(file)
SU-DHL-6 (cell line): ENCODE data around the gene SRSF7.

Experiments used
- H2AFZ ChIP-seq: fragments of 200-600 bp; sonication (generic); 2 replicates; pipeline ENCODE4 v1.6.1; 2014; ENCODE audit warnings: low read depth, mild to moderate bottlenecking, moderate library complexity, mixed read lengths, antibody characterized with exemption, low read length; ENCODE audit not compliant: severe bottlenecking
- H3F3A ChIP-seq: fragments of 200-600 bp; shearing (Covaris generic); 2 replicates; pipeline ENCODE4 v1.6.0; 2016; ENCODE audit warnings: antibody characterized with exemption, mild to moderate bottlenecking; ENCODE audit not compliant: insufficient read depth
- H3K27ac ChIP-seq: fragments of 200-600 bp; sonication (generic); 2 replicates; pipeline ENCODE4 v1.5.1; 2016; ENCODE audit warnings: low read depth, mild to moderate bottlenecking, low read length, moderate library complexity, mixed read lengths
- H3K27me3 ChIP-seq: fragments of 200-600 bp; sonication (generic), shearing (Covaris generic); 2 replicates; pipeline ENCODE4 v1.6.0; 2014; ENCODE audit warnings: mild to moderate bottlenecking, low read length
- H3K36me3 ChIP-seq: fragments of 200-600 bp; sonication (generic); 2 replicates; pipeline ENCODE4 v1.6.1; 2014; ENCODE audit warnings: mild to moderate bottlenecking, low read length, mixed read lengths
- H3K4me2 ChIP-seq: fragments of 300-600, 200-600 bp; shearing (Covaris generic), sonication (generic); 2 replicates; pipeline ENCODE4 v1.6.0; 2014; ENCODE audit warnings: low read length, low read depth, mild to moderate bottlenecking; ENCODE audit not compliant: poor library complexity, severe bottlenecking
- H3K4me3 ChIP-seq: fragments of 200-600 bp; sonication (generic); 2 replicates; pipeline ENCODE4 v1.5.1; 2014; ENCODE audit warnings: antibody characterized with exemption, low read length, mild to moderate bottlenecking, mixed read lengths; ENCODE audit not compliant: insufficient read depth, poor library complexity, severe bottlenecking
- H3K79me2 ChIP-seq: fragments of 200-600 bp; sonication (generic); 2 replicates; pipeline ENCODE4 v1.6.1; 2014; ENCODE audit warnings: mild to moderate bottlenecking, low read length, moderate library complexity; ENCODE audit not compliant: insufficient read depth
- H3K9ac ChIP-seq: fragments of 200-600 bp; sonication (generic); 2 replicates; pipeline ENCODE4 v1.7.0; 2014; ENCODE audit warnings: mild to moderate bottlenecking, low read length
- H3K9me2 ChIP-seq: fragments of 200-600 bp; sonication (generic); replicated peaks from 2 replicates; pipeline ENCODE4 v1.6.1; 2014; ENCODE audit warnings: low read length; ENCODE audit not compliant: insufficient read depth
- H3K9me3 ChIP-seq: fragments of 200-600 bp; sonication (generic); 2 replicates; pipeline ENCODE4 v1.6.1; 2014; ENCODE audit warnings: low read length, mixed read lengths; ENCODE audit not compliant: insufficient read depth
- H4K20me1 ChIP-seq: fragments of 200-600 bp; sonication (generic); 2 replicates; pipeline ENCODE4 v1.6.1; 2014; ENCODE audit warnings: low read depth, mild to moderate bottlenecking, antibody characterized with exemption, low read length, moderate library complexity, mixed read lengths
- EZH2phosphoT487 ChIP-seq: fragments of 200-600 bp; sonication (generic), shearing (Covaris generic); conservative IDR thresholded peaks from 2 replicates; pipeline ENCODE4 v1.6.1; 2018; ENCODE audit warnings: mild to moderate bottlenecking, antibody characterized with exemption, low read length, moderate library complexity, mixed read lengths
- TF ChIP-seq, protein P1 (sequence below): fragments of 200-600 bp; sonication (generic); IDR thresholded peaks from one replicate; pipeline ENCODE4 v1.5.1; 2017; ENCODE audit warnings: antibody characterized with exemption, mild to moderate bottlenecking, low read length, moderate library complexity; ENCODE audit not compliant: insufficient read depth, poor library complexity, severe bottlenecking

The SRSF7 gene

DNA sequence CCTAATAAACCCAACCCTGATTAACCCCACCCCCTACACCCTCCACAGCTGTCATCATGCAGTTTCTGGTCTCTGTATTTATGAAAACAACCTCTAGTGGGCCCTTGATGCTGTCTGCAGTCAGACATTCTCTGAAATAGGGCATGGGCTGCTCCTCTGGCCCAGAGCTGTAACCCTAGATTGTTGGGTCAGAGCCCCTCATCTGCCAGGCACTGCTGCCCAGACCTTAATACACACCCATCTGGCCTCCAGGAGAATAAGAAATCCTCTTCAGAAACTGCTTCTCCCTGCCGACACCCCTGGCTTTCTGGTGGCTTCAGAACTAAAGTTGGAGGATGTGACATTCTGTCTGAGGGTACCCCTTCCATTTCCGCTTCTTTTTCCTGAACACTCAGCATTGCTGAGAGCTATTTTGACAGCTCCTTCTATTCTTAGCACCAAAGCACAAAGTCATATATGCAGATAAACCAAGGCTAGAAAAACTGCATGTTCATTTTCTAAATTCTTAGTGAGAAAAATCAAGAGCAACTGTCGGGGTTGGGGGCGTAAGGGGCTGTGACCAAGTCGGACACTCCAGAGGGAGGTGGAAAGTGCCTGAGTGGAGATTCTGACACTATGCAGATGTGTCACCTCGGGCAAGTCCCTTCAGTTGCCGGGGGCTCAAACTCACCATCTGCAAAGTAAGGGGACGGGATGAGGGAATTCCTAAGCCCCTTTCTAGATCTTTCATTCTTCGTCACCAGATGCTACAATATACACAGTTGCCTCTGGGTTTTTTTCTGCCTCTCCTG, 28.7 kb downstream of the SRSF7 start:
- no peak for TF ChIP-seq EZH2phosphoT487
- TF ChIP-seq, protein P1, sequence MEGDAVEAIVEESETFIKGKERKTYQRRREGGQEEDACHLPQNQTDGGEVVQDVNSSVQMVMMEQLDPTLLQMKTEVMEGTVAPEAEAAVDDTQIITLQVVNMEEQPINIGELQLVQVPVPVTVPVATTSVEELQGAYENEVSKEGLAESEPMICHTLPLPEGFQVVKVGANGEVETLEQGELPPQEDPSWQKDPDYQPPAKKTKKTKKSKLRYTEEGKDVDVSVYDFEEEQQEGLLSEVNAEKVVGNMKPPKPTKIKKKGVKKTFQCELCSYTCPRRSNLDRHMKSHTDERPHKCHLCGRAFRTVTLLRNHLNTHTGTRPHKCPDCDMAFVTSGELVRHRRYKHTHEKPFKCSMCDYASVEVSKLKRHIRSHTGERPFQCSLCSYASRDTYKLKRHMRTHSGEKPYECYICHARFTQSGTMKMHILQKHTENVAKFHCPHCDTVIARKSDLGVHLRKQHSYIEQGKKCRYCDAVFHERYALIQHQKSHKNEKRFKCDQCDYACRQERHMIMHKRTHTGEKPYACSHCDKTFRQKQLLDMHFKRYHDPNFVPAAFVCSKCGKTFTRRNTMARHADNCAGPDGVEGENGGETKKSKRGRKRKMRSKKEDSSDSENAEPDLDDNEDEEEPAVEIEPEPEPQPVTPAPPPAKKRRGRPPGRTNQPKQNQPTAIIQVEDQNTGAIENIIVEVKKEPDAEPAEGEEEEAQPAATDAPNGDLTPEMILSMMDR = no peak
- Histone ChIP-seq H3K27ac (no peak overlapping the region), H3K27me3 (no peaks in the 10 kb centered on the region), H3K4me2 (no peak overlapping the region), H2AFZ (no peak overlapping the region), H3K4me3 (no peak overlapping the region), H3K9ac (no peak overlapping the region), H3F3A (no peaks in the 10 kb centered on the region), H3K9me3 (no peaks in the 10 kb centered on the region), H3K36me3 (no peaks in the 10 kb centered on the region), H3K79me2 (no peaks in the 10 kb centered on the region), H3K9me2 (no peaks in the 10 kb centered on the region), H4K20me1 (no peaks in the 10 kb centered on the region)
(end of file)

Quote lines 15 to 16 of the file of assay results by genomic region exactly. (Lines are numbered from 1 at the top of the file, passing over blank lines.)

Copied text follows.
- EZH2phosphoT487 ChIP-seq: fragments of 200-600 bp; sonication (generic), shearing (Covaris generic); conservative IDR thresholded peaks from 2 replicates; pipeline ENCODE4 v1.6.1; 2018; ENCODE audit warnings: mild to moderate bottlenecking, antibody characterized with exemption, low read length, moderate library complexity, mixed read lengths
- TF ChIP-seq, protein P1 (sequence below): fragments of 200-600 bp; sonication (generic); IDR thresholded peaks from one replicate; pipeline ENCODE4 v1.5.1; 2017; ENCODE audit warnings: antibody characterized with exemption, mild to moderate bottlenecking, low read length, moderate library complexity; ENCODE audit not compliant: insufficient read depth, poor library complexity, severe bottlenecking